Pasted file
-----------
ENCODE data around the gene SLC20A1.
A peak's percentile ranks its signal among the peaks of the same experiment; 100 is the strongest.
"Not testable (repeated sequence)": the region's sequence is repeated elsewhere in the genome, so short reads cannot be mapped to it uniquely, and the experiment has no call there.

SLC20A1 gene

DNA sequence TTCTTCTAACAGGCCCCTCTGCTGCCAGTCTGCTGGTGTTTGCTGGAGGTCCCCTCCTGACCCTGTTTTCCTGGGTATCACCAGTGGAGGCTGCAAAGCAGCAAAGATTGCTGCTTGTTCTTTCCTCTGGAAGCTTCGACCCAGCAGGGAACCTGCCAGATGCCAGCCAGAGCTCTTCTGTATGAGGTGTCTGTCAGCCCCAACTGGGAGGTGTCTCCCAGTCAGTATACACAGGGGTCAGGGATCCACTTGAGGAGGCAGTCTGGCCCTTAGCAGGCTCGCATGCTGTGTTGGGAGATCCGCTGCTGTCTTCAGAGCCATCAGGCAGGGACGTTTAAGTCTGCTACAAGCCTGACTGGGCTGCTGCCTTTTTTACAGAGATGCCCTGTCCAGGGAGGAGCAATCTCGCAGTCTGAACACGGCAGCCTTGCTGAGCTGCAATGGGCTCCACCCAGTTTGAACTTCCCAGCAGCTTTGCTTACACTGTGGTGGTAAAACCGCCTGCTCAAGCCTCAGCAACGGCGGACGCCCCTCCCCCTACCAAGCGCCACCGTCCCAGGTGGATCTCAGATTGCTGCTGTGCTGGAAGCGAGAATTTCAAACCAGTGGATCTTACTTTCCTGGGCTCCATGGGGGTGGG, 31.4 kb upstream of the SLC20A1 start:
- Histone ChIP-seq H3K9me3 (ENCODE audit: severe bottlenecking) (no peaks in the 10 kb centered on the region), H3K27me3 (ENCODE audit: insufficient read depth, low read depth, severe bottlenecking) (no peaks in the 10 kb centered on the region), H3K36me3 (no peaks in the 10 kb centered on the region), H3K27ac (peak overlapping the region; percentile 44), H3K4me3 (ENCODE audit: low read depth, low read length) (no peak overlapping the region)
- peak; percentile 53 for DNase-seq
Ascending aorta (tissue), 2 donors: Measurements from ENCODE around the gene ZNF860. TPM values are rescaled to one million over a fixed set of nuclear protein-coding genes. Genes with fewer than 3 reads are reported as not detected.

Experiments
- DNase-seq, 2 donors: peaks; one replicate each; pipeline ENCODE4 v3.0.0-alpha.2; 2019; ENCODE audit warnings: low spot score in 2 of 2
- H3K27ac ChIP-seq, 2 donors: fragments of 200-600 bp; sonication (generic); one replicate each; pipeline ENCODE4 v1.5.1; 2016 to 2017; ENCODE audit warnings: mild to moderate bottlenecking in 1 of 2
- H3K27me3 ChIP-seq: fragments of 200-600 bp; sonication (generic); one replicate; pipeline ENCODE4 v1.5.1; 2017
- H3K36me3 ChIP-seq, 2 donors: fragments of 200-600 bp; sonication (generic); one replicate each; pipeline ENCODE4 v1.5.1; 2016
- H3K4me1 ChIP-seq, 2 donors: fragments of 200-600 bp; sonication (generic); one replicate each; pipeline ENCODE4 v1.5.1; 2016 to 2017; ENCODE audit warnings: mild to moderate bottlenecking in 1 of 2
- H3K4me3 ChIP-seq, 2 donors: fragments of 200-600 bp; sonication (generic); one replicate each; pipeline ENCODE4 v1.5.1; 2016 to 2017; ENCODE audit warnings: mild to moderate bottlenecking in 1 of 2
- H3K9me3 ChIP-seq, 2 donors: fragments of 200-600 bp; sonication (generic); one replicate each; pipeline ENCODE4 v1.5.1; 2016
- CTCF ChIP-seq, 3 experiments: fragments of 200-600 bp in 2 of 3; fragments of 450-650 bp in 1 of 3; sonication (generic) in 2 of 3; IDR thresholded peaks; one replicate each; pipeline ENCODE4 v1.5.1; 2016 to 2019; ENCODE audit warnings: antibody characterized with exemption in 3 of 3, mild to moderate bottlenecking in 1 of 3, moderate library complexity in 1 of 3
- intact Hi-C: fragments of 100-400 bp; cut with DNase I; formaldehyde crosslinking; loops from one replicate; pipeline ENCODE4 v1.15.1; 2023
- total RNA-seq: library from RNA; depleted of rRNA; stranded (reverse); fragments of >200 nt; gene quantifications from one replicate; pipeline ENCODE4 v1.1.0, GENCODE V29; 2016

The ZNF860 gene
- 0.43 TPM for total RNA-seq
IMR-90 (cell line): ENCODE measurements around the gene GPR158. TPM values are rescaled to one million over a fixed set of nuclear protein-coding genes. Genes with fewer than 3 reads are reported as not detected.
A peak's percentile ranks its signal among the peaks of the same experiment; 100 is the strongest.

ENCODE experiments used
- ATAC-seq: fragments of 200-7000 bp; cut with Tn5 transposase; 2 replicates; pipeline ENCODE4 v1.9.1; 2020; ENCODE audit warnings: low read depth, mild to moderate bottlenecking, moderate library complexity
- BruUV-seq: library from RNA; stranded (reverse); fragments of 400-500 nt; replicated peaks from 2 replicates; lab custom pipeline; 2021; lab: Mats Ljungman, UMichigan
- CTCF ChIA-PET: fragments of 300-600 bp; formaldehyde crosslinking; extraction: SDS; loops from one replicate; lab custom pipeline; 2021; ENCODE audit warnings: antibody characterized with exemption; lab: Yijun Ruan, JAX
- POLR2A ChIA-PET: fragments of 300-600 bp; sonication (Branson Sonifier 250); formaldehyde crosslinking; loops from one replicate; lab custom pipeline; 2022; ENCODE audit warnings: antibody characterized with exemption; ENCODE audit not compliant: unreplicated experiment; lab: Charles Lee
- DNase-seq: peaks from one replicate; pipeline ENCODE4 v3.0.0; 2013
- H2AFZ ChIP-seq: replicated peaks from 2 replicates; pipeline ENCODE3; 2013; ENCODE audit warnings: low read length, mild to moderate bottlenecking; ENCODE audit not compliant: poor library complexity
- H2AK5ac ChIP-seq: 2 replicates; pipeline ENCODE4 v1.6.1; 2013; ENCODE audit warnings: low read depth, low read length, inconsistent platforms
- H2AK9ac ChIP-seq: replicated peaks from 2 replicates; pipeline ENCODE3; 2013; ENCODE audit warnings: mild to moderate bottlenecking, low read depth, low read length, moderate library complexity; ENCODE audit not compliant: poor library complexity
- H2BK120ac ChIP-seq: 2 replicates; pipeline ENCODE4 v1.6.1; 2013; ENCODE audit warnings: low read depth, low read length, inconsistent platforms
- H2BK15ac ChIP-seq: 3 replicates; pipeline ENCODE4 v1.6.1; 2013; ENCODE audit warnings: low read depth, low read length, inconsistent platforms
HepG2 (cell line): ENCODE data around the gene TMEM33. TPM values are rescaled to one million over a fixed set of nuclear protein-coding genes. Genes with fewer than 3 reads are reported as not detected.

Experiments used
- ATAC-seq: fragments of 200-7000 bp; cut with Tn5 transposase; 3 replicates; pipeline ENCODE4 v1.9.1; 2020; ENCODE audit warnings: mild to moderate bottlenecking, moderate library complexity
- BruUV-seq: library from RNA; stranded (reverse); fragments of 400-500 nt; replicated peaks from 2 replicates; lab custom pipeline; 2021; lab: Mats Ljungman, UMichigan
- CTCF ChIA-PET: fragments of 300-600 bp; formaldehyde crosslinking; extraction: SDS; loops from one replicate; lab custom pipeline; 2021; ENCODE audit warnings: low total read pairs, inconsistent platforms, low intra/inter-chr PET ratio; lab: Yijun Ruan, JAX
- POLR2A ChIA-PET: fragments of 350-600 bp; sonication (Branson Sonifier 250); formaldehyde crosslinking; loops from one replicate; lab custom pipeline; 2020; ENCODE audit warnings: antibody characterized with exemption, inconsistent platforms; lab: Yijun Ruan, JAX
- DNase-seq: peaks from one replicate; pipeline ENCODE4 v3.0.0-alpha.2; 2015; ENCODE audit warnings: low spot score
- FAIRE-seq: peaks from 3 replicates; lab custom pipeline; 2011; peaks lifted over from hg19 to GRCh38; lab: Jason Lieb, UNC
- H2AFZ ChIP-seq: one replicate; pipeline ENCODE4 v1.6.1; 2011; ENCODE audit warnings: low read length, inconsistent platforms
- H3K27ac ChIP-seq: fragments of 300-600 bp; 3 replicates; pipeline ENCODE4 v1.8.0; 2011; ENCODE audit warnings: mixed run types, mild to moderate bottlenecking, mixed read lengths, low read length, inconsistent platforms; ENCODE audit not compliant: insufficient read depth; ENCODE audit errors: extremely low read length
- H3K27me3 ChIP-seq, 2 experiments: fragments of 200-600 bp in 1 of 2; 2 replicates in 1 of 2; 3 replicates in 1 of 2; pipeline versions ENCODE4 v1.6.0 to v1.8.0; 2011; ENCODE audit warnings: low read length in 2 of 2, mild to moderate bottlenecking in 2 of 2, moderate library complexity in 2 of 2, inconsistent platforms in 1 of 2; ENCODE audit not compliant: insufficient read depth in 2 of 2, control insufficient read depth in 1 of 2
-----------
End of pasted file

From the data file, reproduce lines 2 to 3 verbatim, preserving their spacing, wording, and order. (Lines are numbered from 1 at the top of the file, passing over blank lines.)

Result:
A peak's percentile ranks its signal among the peaks of the same experiment; 100 is the strongest.
"Not testable (repeated sequence)": the region's sequence is repeated elsewhere in the genome, so short reads cannot be mapped to it uniquely, and the experiment has no call there.